Shi’ite-dominated government has failed to curb crime, terrorism and
U.S. is still trying to make Saddam disappear, but he, like the
Energizer bunny, still keeps going and going. Despite Saddam’s capture
and subsequent pictures meant to humiliate him, and photos of him in
his underwear, many Iraqis still admire him. And, some who were not
supporters previously are now on the Saddam bandwagon.
this issue is addressed adequately, there never will be peace in Iraq.
Every time the U.S. attempts to denigrate Saddam, the ploy backfires.
The ultimate mistake for the U.S. and the Iraqi quislings will be for a
quick and unfair trial for Saddam and a speedy execution. The Allawis
and the Jafaris and the Chalabis of the country will breathe a sigh of
relief … but only for a short time. The violence that will ensue will
make that of today appear benign.
Ritter, once the head U.N. inspector in Iraq, in a recent interview hit
the nail on the head. He said the biggest mistake the U.S. made was to
demonize Saddam and then forcefully take him out of power. Ritter
called Saddam "the glue that held Iraq together."
More and more people are now coming to that conclusion. But, the U.S. press does not mention this subject.
It is taboo.
you recall, in January of this year, Iraq held an election called "The
Purple Revolution." Since then, so many fraudulent aspects of the
election have been unveiled that even the U.S. has backed off
highlighting its virtues.
did not make the news was the fact that hundreds of ballot boxes were
thrown out because they contained mostly write-in votes for Saddam
Hussein. They were destroyed. Again, this was an attempt by the U.S. to
make Saddam disappear.
At the time, I wrote to a retired colonel in the old Iraqi army and asked him to explain what would have happened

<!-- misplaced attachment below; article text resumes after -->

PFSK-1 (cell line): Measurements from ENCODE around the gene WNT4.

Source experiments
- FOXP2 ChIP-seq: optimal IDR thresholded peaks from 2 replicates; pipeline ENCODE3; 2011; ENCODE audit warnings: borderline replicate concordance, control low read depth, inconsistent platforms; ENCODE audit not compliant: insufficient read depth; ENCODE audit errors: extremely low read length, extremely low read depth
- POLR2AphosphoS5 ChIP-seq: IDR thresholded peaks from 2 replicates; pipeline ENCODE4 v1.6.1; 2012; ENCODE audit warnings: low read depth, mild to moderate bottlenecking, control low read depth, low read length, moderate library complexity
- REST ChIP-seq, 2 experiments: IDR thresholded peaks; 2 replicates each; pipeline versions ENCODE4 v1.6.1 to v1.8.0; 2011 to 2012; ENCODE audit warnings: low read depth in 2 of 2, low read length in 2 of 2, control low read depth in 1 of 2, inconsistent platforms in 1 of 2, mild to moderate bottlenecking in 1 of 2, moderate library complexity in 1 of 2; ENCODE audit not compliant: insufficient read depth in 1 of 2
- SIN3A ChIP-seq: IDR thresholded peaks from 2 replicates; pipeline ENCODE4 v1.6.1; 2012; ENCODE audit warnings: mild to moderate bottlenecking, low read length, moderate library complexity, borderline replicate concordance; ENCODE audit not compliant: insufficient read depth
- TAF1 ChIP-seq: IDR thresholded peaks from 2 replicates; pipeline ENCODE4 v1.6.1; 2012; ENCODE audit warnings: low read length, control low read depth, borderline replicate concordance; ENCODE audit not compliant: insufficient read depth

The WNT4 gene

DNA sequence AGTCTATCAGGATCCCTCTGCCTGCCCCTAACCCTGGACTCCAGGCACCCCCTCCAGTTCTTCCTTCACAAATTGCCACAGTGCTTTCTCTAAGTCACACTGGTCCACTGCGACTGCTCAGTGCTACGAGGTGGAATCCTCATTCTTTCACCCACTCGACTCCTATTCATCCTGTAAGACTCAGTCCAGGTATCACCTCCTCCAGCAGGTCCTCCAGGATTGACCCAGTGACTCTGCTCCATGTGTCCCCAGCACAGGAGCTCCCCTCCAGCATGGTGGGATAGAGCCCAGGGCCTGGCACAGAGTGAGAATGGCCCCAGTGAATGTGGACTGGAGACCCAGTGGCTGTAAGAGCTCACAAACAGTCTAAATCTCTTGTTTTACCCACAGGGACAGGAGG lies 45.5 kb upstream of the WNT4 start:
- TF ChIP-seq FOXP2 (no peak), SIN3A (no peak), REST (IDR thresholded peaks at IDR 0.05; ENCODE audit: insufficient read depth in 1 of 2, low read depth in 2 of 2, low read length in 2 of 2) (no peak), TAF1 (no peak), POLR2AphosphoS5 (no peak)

had Saddam been on the ballot. He replied:
your question what if Saddam was nominated. I can assure you millions
would reply YES to him. I did ask so many of them this question from
different ethnic backgrounds and different ethnic sectors al around
Baghdad. The answer is yes because they are frustrated from the
conditions they are facing: no oil, no fuel, no electricity, no water,
no … They even would like to buy balloons filled with air, but the
Americans would cut the air from them.
have changed little since January, with the exception that Saddam may
be even more popular today than he was 11 months ago. The U.S. strategy
of getting rid of leaders they don’t like certainly has not changed.
They will attempt to dislodge leaders through any means, including
voting. The list is long: Manuel Noriega by force; the fixing of two
Bosnian elections (the U.S. unilaterally negated them); the fixing of
Serb elections; the almost successful coup against Hugo Chavez; the
ouster of Aristide in Haiti, etc., etc. When former U.S. Secretary of
State, Madeleine Albright, was asked why the U.S. negated the Bosnian
elections, she unashamedly said, "The wrong side won." This is the
American way: democracy as long as the right side wins.
With Iraq, things are different. Saddam will not disappear. Even if he is executed, he will still be a motivating
force for resistance to U.S. occupation and the quisling Iraqi government.
theatrically-staged pulling down of Saddam Hussein’s statue on April 9,
2003 may have been symbolic to George Bush. However, the Iraqi people
who admire Saddam Hussein will not let the tearing down of a piece of
bronze diminish their affection for the man whom the statute
symbolized. To Bush, the statue’s demolition was important, but to the
Iraqi people, the man depicted by the statue is still standing tall.